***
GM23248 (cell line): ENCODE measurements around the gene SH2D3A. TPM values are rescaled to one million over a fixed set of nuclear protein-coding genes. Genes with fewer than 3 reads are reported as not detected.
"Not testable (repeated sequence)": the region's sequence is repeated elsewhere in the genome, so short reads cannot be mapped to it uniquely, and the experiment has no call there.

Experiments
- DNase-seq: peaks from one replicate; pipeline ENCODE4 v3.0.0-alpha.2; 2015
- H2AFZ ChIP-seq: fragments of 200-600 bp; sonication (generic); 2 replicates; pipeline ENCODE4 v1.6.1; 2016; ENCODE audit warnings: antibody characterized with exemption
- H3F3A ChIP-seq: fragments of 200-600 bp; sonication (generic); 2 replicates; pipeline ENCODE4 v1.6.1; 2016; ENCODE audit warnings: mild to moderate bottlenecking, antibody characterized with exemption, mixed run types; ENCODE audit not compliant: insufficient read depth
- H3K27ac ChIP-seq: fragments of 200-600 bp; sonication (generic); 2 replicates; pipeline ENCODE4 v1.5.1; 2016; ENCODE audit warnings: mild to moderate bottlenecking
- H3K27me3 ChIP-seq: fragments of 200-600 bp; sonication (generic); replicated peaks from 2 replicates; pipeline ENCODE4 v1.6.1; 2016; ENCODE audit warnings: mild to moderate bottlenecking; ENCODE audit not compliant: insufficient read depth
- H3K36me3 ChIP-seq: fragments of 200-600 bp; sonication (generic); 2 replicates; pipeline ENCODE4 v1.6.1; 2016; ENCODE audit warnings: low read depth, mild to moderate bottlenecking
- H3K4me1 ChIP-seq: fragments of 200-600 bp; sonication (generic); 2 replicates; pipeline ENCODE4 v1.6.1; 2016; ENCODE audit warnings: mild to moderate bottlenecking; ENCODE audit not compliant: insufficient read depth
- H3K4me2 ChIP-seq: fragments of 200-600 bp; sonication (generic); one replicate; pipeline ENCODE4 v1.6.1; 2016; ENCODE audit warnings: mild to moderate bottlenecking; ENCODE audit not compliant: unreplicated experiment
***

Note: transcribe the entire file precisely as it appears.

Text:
GM23248 (cell line): ENCODE measurements around the gene SH2D3A. TPM values are rescaled to one million over a fixed set of nuclear protein-coding genes. Genes with fewer than 3 reads are reported as not detected.
"Not testable (repeated sequence)": the region's sequence is repeated elsewhere in the genome, so short reads cannot be mapped to it uniquely, and the experiment has no call there.

Experiments
- DNase-seq: peaks from one replicate; pipeline ENCODE4 v3.0.0-alpha.2; 2015
- H2AFZ ChIP-seq: fragments of 200-600 bp; sonication (generic); 2 replicates; pipeline ENCODE4 v1.6.1; 2016; ENCODE audit warnings: antibody characterized with exemption
- H3F3A ChIP-seq: fragments of 200-600 bp; sonication (generic); 2 replicates; pipeline ENCODE4 v1.6.1; 2016; ENCODE audit warnings: mild to moderate bottlenecking, antibody characterized with exemption, mixed run types; ENCODE audit not compliant: insufficient read depth
- H3K27ac ChIP-seq: fragments of 200-600 bp; sonication (generic); 2 replicates; pipeline ENCODE4 v1.5.1; 2016; ENCODE audit warnings: mild to moderate bottlenecking
- H3K27me3 ChIP-seq: fragments of 200-600 bp; sonication (generic); replicated peaks from 2 replicates; pipeline ENCODE4 v1.6.1; 2016; ENCODE audit warnings: mild to moderate bottlenecking; ENCODE audit not compliant: insufficient read depth
- H3K36me3 ChIP-seq: fragments of 200-600 bp; sonication (generic); 2 replicates; pipeline ENCODE4 v1.6.1; 2016; ENCODE audit warnings: low read depth, mild to moderate bottlenecking
- H3K4me1 ChIP-seq: fragments of 200-600 bp; sonication (generic); 2 replicates; pipeline ENCODE4 v1.6.1; 2016; ENCODE audit warnings: mild to moderate bottlenecking; ENCODE audit not compliant: insufficient read depth
- H3K4me2 ChIP-seq: fragments of 200-600 bp; sonication (generic); one replicate; pipeline ENCODE4 v1.6.1; 2016; ENCODE audit warnings: mild to moderate bottlenecking; ENCODE audit not compliant: unreplicated experiment